Quote Originally Posted by leeturner
That's right. There is one slot in front of the hole connected to the lamp housing. At the opposite end is the mirror that reflects the light through the condenser, and a slot at an angle just in front of the first slot. Do you have to use heat absorbing glass in front of the filters? I could just get a panel made to cover the slot and use the main slot (in front of the housing for the filters and glass if required).
Slightly OT I have the chance to get a 138S at a very reasonable price and within a few miles of where I live, so it's easy to collect. What should I be looking out for before I buy? e.g. what potentially could be missing that is very hard/expensive to replace.


The filters that came with my enlarger are mounted in glass (acetate filter enclosed with two panes of glass that are taped on the edges). I mount my filters behind the heat absorbing glass. The heat absorbing glass in this configuration amounts to more "mass" to absorb heat. In your case if you are using filters that are conventional and not mounted in glass then I would mount heat absorbing glass directly in front of the lamp and then mount the filters in front of the glass. In order to keep costs down, I would probably use 1/4 in plate glass as heat absorbing glass. The light at this point is still "mixed" in orientation. It is only after it passes through the condensors that it becomes collimated.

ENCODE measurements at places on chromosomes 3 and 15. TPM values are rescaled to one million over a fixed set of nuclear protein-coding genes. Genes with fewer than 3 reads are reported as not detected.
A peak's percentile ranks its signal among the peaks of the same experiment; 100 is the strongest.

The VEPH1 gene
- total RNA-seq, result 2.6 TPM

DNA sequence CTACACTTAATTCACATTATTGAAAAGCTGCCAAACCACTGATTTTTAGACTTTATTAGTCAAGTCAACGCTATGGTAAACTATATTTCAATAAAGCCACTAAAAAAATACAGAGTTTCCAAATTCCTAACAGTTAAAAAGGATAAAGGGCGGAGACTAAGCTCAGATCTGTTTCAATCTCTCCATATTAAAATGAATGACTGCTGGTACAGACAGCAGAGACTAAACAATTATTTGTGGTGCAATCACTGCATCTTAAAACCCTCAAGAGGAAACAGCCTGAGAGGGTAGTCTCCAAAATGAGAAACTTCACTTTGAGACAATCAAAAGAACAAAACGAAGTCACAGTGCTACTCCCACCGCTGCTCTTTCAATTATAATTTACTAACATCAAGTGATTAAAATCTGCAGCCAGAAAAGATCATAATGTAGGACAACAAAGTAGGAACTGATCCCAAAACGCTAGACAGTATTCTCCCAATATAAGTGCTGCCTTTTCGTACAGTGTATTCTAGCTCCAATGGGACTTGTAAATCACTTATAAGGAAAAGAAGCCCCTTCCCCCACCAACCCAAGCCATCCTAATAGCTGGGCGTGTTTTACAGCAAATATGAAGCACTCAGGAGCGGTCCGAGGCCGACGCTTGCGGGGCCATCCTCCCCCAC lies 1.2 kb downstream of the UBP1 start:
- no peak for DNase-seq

Regarding the 138S, I would want to have all condensors. That would be two each 240s, one 200, one 160, and one 85 (depending on the lens(s) that you are wanting to use. If it comes with lenses so much the better. I would want the lens panels to mount into the turret. I would check to see that the table moves freely (up and down). That it moves freely when tilting. I would check that the head moves up and down freely and the same for the head focusing adjustment as well as the head tilt. I would check to see that the column isn't scarred from some previous owner attempting to adjust the head height with the locking screws screwed down. Check the head and table mount for "play" in the bearings. If it were me I would want the variable contrast filters. However these can be fashioned if not available. By way of price comparison, a 138S was bid to $560 US this week and did not sell because of reserve. That enlarger had only two condensors. I bought a 240 condensor this week on Ebay. Cost was $92.00. Cost of a remanufactured Durst 138 S from Jensen Optical (US distributor) is $5,300.00

The costly things about the 138S are condensors. And lamp conversion. The opal lamps are no longer available. Durst Pro USA has come up with a 1200 watt halogen conversion...cost is about $900.

This is, in my opinion, the premiere 5X7 enlarger today. My condensor enlarged prints have more sharpness, more local contrast, and better tonal representation then my diffusion enlarged prints.